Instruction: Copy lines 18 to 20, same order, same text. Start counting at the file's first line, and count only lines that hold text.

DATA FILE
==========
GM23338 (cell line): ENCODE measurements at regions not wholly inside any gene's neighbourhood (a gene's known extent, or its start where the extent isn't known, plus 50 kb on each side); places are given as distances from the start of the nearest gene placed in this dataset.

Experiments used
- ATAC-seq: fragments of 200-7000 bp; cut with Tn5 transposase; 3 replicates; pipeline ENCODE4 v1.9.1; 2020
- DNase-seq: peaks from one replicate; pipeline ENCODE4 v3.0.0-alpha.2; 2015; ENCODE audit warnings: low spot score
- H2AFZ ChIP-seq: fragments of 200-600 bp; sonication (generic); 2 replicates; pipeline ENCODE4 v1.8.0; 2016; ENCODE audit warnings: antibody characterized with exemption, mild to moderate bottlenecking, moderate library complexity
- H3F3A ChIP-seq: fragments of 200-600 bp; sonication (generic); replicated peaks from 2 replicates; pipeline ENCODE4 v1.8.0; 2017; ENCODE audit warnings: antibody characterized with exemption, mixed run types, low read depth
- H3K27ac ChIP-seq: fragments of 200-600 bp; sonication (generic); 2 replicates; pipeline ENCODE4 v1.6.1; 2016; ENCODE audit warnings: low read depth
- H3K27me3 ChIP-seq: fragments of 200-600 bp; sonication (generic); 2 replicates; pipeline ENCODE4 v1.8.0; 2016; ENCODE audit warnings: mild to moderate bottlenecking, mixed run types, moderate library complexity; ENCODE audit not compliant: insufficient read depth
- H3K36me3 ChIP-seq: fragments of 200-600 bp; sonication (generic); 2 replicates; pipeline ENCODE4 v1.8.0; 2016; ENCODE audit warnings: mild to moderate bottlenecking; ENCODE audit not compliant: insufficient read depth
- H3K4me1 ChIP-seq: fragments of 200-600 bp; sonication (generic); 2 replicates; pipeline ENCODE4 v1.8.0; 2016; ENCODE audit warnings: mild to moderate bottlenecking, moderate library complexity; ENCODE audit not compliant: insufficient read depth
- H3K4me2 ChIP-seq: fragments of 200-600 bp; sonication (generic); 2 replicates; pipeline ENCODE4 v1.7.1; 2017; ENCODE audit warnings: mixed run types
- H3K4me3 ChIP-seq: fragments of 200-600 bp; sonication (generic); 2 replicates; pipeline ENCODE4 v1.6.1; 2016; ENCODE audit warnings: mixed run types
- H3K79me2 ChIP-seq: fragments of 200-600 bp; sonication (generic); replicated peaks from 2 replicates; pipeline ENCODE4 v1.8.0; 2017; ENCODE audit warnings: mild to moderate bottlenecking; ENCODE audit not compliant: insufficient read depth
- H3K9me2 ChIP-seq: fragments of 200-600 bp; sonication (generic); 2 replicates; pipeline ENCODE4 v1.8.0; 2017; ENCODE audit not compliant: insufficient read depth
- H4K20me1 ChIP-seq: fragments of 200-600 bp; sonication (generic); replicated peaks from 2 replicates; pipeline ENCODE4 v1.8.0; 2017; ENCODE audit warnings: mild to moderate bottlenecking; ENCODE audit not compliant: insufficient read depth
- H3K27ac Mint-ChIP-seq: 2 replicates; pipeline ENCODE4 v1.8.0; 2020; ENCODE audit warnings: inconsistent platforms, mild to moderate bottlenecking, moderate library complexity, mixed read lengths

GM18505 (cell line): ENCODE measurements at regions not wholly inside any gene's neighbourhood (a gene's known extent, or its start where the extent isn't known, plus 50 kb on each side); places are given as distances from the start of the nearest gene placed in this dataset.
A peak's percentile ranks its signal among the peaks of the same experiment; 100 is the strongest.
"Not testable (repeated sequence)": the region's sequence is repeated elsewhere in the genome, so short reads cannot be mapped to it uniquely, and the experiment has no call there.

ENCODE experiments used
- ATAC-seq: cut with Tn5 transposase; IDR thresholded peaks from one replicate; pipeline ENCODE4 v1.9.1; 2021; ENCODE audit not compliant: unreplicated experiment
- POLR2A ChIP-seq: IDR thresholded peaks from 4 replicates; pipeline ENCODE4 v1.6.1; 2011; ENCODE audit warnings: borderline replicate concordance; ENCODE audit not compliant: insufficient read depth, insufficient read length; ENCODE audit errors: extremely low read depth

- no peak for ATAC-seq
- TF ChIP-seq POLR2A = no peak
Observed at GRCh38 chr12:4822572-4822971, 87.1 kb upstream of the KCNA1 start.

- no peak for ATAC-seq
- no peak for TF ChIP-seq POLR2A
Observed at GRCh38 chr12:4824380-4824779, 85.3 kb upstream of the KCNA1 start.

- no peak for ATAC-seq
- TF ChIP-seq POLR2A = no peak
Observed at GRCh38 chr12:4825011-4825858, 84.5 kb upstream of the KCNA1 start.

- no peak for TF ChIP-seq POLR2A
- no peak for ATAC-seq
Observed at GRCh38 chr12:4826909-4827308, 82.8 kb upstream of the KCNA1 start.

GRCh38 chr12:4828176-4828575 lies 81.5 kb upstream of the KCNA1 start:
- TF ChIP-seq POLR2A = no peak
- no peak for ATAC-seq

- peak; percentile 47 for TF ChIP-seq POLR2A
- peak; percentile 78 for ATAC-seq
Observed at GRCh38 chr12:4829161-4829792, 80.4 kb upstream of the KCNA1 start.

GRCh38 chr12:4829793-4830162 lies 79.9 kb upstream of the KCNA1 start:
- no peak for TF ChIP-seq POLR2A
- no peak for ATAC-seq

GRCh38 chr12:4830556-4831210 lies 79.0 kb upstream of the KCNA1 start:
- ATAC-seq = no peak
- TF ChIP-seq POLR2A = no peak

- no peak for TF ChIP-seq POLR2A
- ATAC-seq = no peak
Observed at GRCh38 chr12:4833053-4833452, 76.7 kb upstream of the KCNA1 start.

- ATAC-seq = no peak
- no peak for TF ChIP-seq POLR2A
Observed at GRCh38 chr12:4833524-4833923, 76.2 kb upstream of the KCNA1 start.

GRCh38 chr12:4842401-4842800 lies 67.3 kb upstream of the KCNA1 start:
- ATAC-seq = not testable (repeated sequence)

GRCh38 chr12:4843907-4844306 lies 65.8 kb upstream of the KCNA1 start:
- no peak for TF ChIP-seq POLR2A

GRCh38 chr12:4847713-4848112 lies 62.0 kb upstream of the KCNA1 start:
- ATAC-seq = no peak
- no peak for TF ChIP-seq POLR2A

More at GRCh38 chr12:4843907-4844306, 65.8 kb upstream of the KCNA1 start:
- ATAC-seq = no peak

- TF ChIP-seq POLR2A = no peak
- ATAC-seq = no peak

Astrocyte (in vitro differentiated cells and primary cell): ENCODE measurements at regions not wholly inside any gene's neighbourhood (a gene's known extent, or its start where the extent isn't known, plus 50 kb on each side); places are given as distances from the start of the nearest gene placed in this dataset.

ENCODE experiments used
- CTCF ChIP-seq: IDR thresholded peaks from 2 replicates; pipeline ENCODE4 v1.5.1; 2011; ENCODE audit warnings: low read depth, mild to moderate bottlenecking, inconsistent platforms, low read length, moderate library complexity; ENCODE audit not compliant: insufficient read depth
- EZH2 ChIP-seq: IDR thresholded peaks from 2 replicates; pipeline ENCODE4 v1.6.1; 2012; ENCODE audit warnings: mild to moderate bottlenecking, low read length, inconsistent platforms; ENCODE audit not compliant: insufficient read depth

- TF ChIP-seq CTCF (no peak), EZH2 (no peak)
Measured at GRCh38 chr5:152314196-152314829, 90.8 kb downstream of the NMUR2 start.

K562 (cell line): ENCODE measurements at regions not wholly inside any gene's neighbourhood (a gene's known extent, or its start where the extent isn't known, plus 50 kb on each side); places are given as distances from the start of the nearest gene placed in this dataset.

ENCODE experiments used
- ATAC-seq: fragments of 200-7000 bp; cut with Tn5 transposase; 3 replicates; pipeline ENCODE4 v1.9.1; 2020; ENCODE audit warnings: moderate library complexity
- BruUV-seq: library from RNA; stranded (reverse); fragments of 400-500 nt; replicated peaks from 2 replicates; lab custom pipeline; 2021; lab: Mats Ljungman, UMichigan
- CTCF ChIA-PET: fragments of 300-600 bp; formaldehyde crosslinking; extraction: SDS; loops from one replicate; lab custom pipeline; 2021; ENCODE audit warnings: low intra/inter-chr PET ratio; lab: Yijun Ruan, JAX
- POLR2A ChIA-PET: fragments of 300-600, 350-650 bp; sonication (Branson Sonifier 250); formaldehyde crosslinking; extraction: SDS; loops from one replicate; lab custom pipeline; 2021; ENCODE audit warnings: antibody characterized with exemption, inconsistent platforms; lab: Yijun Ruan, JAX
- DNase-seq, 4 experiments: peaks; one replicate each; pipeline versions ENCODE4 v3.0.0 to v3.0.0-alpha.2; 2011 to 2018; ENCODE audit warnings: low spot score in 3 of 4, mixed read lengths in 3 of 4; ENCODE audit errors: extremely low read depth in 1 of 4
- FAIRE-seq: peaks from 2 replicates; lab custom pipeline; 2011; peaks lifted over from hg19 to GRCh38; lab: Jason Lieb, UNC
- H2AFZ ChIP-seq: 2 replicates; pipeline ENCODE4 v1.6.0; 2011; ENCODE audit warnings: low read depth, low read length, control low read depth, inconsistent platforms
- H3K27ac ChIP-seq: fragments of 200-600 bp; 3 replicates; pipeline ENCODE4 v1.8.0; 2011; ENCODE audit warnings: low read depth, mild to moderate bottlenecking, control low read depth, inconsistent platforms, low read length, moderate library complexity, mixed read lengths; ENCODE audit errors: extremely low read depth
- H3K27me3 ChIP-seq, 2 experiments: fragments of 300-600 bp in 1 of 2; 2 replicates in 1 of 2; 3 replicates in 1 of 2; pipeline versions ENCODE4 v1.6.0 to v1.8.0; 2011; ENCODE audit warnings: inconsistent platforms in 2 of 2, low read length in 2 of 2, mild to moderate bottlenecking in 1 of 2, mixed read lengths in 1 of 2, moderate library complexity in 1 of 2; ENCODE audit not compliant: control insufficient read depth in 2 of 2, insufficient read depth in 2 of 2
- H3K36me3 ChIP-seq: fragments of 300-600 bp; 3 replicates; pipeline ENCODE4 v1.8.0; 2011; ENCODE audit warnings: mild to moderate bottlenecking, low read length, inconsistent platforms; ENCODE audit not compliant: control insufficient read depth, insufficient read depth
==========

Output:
A peak's percentile ranks its signal among the peaks of the same experiment; 100 is the strongest.
"Not testable (repeated sequence)": the region's sequence is repeated elsewhere in the genome, so short reads cannot be mapped to it uniquely, and the experiment has no call there.

ENCODE experiments used